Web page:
the purpose of a system is what it does

Now this is absolutely terrifying; the Tory policy on what to do with the NHS National Programme for IT is apparently to give everyone’s data to “Google or Microsoft”. And that appears to be it. This is deranged in several ways. First of all, MICROSOFT??!!! What the fuck are they THINKING? You know, the people whose crappy browser and crappier operating system gave us the current malware ecosystem. The people whose business model is to make it too technically and legally difficult to ever change your mind.

It is fashionable in some circles to moan about “freetards” and Wikipedia being a “cult”, but as Stafford Beer would say, the purpose of a system is what it does.

MS products have been triumphantly successful in a couple of things – inducing people to buy ever more aftermarket security products from other American proprietary software companies, scaring them off going to the competition by making all their file formats very slightly incompatible with everything else including other versions of their own products, and generally maintaining the public belief that computers are terribly mysterious and frightening and that they must expect the experience of using them to be painful and unpleasant. This belief is very useful if you want to sell products on “user friendliness” (i.e. pretty graphics) or if you want to sell things to them in general.

Similarly, the original MS business model was to give away the software-development kits in order to attract as many developers as possible to make applications for DOS or Windows, which would attract people to buy the operating system they ran on. Unfortunately, since the mid-90s, they have been far more successful in fostering a shadow developer ecosystem, dedicated to exploiting the possibilities offered by the bugs rather as the official developers were dedicated to exploiting the possibilities offered by the APIs. I’m sure they didn’t consciously seek this…but see the Beer quote above.

Anyway, the purpose of the Google system is to sell advertising and they make absolutely no bones about that. This, of course, has consequences for the wider health system; the NHS is unlikely to be buying lots of ads to go next to your Google Health file. The people who do that are US drug companies, who are allowed to market direct-to-consumer with well-known and mostly terrible effects on the nation’s health. Why would a political party led by a former commercial TV executive, whose head of fundraising is the owner of an advertising agency, perhaps be interested in this? Anyone? Have the Midlands Industrial Council already banked the cheque?

But what really horrifies me about this arse-awful Sunday for Monday job is that it shows clearly that the Tories involved simply haven’t read the brief, or aren’t capable of doing so. Microsoft and Google’s embryonic health products consist of a single sign on and Web user interface for individual medical records. That’s it. But NPfIT is gigantically more complicated than that. It includes a medical record system. It also includes Choose and Book. It also includes a comprehensive workflow system for the entire NHS; to be clear, the biggest and most complex enterprise workflow installation in the world.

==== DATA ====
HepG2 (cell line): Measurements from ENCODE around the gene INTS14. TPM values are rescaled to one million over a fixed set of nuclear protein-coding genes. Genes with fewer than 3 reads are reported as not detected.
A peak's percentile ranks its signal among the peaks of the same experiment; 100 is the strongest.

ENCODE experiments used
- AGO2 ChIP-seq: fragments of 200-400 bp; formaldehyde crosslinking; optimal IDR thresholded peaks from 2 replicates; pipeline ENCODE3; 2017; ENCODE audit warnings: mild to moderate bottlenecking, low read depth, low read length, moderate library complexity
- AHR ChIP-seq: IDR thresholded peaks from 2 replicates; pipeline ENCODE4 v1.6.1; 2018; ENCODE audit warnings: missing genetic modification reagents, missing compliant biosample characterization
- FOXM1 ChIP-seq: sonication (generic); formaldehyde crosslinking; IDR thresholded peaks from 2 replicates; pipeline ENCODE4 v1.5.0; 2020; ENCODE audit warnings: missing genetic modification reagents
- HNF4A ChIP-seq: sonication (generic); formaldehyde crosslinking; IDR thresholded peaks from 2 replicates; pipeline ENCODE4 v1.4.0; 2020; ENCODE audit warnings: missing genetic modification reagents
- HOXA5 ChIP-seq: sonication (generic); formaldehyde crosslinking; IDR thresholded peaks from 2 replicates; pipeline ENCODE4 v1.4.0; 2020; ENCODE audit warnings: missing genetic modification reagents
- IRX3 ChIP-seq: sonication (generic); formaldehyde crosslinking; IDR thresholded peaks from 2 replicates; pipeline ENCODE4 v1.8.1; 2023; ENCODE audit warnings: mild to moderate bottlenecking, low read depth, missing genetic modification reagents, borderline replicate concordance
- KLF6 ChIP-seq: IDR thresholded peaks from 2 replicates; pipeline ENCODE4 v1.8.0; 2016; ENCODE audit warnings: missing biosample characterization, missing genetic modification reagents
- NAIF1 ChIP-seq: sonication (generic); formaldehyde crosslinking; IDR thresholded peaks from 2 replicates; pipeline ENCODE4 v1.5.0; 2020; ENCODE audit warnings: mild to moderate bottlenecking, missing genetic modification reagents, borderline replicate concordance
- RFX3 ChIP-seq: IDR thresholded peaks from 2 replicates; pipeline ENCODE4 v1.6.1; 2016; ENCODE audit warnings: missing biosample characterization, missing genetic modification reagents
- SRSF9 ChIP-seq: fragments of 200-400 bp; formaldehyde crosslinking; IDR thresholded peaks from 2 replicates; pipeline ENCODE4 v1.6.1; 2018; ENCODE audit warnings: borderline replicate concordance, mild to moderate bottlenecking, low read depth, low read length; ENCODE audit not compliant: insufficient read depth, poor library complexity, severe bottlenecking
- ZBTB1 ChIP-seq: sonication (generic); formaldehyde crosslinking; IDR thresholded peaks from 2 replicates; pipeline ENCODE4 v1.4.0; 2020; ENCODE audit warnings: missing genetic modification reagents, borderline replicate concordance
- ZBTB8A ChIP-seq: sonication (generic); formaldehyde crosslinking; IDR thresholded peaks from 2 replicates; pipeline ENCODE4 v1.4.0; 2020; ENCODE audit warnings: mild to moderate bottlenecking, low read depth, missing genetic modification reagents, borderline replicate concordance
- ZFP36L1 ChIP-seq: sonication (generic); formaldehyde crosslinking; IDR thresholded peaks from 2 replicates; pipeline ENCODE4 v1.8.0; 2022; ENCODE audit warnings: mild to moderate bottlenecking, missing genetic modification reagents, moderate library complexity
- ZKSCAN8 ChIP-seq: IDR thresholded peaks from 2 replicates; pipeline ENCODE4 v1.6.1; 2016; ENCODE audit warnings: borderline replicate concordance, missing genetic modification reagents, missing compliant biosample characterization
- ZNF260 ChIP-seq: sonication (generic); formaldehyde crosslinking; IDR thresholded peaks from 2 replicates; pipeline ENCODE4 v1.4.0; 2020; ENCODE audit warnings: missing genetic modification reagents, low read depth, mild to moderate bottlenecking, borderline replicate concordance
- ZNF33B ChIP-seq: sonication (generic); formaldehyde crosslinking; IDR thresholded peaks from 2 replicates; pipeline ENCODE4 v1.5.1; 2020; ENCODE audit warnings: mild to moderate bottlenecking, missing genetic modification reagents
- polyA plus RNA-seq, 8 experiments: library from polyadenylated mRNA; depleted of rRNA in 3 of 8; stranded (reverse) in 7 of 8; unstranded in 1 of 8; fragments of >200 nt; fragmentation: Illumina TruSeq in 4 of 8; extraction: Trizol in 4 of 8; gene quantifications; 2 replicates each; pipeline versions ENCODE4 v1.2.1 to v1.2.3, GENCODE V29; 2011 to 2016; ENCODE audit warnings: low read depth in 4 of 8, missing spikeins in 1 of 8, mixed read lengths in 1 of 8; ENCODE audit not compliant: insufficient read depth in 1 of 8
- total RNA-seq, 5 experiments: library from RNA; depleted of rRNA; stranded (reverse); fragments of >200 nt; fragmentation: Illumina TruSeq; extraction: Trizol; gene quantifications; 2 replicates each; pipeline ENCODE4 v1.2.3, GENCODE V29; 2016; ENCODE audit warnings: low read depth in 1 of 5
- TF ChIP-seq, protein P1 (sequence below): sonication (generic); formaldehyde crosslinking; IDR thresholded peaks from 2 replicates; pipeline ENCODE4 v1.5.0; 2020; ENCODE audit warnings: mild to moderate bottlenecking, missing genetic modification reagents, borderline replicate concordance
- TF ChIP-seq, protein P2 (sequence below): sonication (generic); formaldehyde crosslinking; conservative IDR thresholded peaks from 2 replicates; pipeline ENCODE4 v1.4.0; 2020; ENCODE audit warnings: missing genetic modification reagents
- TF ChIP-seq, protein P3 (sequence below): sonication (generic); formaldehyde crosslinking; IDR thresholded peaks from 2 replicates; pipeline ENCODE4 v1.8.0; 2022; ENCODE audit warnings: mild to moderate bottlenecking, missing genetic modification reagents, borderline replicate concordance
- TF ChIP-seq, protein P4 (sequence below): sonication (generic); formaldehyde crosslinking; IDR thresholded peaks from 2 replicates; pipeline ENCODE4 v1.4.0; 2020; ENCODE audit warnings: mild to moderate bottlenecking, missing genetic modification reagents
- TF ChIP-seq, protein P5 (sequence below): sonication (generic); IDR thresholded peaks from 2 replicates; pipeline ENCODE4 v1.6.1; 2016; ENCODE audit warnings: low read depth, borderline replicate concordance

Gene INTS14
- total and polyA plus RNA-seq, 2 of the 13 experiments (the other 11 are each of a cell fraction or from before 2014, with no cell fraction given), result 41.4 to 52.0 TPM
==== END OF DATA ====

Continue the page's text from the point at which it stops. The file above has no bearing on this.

Google does not stock and does not sell anything like that; MS doesn’t do that much of it either. If they had said IBM, SAP, or BT Global Services I’d have been slightly less horrified; it would have shown that they were not particularly interesting or innovative (conservative, indeed), but had at least done a minimum of reading. And they don’t appear to be aware that the medical records (the Spine) are one of only two services in the project that have actually gone live.

But then, I suppose, if the records hadn’t already been filed in BTGS’ data centres, it would have been a sight harder to think about privatising them. The purpose of a system, etc.

It’s often the least well thought out eye-catching initiatives that say the most about the thought processes that underly them. Is it possible that quick-fire press releases are where the political system dreams?

(Meanwhile, the Thunderer comments thread is actually surprisingly sensible.)


  1. Neil

    Surprisingly sensible in the sense that some of the comments were not mental.

    All the “yes, give the job to these wonderful ultracompetent companies like GOOG and MSFT” comments betray a hideous blind spot. Have these people never heard about the Google Docs fiasco?

  2. Richard J

    I’d disagree with you about Microsoft, BTW. The main reason for their success seems to be that they’re just about the only IT firm that recognises that the typical user (business or otherwise) is concerned about backwards compatibility more than the neatness of the system architecture (the anecdote about Windows 95 having specific code in place to ensure that SimCity ran properly is revealing) – there’s always been a clear and smooth(ish) upgrade path in place from version to version. Apple pay lipservice to it, but rapidly fade out backwards compatibility, while Linux…

  3. Neil

    BTW, isn’t “the purpose of a system is what it does” an absolutely shattering indictment of sendmail?

  4. Tom

    Hasn’t Apple’s offering rather improved since they stopped backwards compatibility with pre-OSX versions, though? The main issue as a 10.4 user is that new versions of stuff don’t run, not that I’ll break things when I get round to upgrading.




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